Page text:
Martin D. Weiss and Juan M. Villaverde, writing in Weiss Cryptocurrency Ratings, argue that legislative changes being made by the current US government demonstrate that the eventual usurping of the banking system by cryptocurrency is an inevitability.
Weiss Ratings was founded in 1971 and provides ratings on American insurance companies, banks, credit unions, stocks, ETFs and mutual funds – around 55,000 institutions and investments in all. It began rating cryptocurrencies in January 2018; in its first report, it gave Ethereum a B and Bitcoin a C+.
The changes referred to in the blog are being made to a piece of legislation called the Volcker Rule.
This rule is part of the Dodd–Frank Wall Street Reform and Consumer Protection Act. The latter was passed by the US Senate in 2010 in response to the financial crisis of 2008. The crisis is generally accepted to have been caused by financial mismanagement on the part of large corporations, which was at best irresponsible and at worst criminal. The sheer size of many of these corporations meant that governments were forced to bail them out using taxpayer money. The Dodd-Frank Act strengthened the American government’s power to supervise and punish these companies.
The Volcker Rule was a later addition which restricted the ability of corporations to engage in speculative investments for their own profit using their customers’ money. Weiss and Villaverde say that the current US government is preparing to loosen these restrictions, at a time when “American companies just posted one of their worst 100-day returns since 2000.”
They argue that the lessons of the financial crisis have not been learned – specifically, that it is dangerous to rely too heavily on enormous companies while allowing the employees of said companies to gain enormous rewards from juggling risky financial derivatives using their customers’ money.
Staying Ahead: How Brokers Are Approaching 2020Go to article >>
In the West, people continue to deposit money at these banks because they need somewhere to store their money; the fact that this money is then used by the bank to gamble is “an uncomfortable truth” which only becomes clear in a crisis. In contrast, many people in Third World countries shun banks completely because mismanagement there is far more blatant.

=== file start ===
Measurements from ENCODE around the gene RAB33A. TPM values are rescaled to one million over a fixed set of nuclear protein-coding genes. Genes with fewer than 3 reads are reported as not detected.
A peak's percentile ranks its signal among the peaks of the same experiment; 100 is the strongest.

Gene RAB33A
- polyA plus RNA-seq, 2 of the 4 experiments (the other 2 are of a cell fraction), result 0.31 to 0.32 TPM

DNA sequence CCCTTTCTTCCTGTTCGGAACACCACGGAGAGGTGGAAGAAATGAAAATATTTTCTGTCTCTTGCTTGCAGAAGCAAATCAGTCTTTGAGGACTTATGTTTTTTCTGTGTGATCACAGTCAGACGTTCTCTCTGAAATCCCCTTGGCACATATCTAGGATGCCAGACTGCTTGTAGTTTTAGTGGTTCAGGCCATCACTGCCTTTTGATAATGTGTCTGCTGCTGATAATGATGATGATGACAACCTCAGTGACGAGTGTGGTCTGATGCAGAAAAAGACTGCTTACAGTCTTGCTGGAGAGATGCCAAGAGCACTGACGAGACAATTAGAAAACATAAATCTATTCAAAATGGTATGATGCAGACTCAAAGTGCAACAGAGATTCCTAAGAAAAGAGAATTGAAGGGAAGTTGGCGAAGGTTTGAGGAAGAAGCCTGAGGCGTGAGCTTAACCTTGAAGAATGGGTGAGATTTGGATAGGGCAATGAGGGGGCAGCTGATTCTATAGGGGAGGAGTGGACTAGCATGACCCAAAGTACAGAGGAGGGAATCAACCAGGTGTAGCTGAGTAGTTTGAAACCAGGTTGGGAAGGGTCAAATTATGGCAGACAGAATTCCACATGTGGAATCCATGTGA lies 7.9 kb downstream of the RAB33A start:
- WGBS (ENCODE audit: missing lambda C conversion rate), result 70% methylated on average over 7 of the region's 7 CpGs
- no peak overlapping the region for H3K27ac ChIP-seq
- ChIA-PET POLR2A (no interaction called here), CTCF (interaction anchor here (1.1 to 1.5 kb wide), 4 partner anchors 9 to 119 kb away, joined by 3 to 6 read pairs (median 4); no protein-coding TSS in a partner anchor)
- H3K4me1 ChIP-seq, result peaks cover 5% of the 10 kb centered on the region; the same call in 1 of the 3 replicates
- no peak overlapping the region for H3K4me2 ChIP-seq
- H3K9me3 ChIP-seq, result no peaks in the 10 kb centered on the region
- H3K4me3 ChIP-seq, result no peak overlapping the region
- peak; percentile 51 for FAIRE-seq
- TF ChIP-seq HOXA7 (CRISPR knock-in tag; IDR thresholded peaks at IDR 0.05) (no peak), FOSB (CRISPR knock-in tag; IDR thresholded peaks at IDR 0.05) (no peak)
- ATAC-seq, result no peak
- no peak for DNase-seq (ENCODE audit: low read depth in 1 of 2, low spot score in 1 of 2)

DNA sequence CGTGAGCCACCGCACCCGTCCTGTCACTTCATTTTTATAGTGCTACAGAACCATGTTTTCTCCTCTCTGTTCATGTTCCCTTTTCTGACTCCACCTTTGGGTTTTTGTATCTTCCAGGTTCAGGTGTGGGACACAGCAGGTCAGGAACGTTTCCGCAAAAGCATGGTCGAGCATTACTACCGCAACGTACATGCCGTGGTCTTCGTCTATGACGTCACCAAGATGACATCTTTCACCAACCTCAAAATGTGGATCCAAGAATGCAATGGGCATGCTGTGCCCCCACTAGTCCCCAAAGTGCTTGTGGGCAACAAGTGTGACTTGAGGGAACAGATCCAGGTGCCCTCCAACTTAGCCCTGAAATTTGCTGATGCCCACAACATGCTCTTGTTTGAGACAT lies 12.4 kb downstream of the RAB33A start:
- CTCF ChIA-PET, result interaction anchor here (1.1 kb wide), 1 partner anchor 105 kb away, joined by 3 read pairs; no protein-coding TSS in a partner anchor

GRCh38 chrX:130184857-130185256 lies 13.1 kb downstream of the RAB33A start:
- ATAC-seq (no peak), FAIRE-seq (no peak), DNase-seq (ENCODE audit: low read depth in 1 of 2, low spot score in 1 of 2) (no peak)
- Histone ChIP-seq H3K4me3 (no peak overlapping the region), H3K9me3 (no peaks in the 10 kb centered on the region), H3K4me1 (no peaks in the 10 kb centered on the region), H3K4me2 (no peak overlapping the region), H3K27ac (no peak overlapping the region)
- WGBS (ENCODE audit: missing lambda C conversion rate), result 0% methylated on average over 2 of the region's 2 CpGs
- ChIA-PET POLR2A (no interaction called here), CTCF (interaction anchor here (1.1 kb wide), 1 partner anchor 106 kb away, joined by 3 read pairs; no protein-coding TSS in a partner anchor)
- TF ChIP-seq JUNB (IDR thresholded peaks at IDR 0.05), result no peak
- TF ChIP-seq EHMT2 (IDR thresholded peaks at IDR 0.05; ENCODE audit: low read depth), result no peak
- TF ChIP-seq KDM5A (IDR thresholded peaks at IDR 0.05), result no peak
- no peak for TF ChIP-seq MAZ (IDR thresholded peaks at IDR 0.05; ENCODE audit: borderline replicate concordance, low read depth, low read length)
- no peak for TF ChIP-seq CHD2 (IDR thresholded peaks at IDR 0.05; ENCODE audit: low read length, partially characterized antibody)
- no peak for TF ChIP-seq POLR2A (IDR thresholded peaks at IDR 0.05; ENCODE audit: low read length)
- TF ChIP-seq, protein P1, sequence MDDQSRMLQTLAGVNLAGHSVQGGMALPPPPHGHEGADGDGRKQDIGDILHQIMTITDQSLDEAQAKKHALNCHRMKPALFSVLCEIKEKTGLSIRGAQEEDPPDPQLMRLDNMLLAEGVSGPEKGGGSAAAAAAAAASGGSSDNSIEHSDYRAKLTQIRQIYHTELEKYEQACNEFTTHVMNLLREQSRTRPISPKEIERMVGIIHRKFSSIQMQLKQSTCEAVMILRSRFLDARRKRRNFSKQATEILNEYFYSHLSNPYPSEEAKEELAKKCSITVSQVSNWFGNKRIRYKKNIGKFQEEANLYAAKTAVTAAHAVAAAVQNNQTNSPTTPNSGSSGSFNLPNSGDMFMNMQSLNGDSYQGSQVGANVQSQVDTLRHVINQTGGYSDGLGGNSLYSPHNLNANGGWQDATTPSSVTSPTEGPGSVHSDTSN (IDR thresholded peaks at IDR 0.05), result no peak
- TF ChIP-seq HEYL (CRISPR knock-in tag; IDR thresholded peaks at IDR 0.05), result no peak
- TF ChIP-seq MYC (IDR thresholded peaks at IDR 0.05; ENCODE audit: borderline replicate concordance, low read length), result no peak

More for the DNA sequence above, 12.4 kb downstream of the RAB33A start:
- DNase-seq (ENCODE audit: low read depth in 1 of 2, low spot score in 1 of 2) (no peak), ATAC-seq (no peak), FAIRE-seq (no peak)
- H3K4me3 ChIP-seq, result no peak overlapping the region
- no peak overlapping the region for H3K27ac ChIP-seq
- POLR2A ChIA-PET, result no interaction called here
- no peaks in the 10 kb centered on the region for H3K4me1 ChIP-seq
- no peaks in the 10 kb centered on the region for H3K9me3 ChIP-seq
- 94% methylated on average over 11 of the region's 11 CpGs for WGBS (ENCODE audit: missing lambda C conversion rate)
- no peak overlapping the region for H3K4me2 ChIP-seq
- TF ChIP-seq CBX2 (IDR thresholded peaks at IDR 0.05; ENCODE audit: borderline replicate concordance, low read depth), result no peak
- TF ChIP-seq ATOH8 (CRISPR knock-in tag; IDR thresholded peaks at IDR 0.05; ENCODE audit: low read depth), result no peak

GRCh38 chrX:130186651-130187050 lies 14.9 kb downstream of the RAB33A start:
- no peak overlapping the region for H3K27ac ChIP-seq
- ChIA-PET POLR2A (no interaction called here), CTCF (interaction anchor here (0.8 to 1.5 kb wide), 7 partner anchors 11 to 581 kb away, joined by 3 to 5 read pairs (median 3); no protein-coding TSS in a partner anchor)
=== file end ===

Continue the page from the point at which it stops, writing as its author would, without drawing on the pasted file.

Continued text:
They argue that cryptocurrency is the inevitable solution to these issues because it offers an alternative to the banking system that people are forced to use because of its monopoly.
According to Weiss and Villaverde, the only things that are preventing the popular adoption of cryptocurrency are price volatility and education. When these obstacles are overcome, the writing is on the wall. They write: “Unless they adapt to the cryptocurrency revolution, it’s hard to imagine a world in which banks in their current form retain custody of people’s assets. And it’s easy to imagine one in which crypto platforms disrupt banks like Uber or Lyft disrupt taxis.”
Banks are more trustworthy than cryptocurrency
Meanwhile, in Spain, the governor of that country’s central bank has warned that cryptocurrency presents more risk than reward, according to Europa Press.
Luis María Linde, governor of Banco de España, said in a speech at a meeting of financial leaders: “In my opinion, their current use presents more risks than benefits: they have low acceptance as a means of payment, suffer extreme volatility, present multiple operational vulnerabilities and have been related to fraudulent or illicit activities in many cases.”
He said that while blockchain technology has potential, tokens are “spurious novelties that do not provide significant improvements and that should be tackled as soon as possible”.
In April, Banco Bilbao Vizcaya Argentaria, Spain’s second-largest bank, issued a €75 million loan to a corporate client using blockchain technology, becoming the first financial institution in the world to do so. The transaction was processed on the Ethereum blockchain.